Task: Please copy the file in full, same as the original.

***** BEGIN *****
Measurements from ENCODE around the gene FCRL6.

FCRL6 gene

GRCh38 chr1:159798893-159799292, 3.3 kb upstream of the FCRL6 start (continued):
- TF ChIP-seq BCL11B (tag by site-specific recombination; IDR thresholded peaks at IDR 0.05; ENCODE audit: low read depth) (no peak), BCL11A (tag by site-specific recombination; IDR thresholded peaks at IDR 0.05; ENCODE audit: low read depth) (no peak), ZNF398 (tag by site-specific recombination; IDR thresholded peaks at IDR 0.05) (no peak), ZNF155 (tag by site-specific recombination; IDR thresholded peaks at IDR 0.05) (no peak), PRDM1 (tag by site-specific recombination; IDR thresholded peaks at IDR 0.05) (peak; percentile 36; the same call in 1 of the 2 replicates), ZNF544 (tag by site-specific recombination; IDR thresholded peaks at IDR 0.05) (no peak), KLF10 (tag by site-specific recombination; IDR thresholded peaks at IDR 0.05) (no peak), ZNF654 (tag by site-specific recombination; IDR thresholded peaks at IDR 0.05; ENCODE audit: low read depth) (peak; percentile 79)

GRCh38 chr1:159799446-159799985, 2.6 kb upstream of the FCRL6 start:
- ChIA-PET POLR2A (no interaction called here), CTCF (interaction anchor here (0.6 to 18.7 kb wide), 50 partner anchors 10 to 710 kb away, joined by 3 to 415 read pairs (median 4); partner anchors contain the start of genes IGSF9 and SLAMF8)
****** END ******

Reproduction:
Measurements from ENCODE around the gene FCRL6.

FCRL6 gene

GRCh38 chr1:159798893-159799292, 3.3 kb upstream of the FCRL6 start (continued):
- TF ChIP-seq BCL11B (tag by site-specific recombination; IDR thresholded peaks at IDR 0.05; ENCODE audit: low read depth) (no peak), BCL11A (tag by site-specific recombination; IDR thresholded peaks at IDR 0.05; ENCODE audit: low read depth) (no peak), ZNF398 (tag by site-specific recombination; IDR thresholded peaks at IDR 0.05) (no peak), ZNF155 (tag by site-specific recombination; IDR thresholded peaks at IDR 0.05) (no peak), PRDM1 (tag by site-specific recombination; IDR thresholded peaks at IDR 0.05) (peak; percentile 36; the same call in 1 of the 2 replicates), ZNF544 (tag by site-specific recombination; IDR thresholded peaks at IDR 0.05) (no peak), KLF10 (tag by site-specific recombination; IDR thresholded peaks at IDR 0.05) (no peak), ZNF654 (tag by site-specific recombination; IDR thresholded peaks at IDR 0.05; ENCODE audit: low read depth) (peak; percentile 79)

GRCh38 chr1:159799446-159799985, 2.6 kb upstream of the FCRL6 start:
- ChIA-PET POLR2A (no interaction called here), CTCF (interaction anchor here (0.6 to 18.7 kb wide), 50 partner anchors 10 to 710 kb away, joined by 3 to 415 read pairs (median 4); partner anchors contain the start of genes IGSF9 and SLAMF8)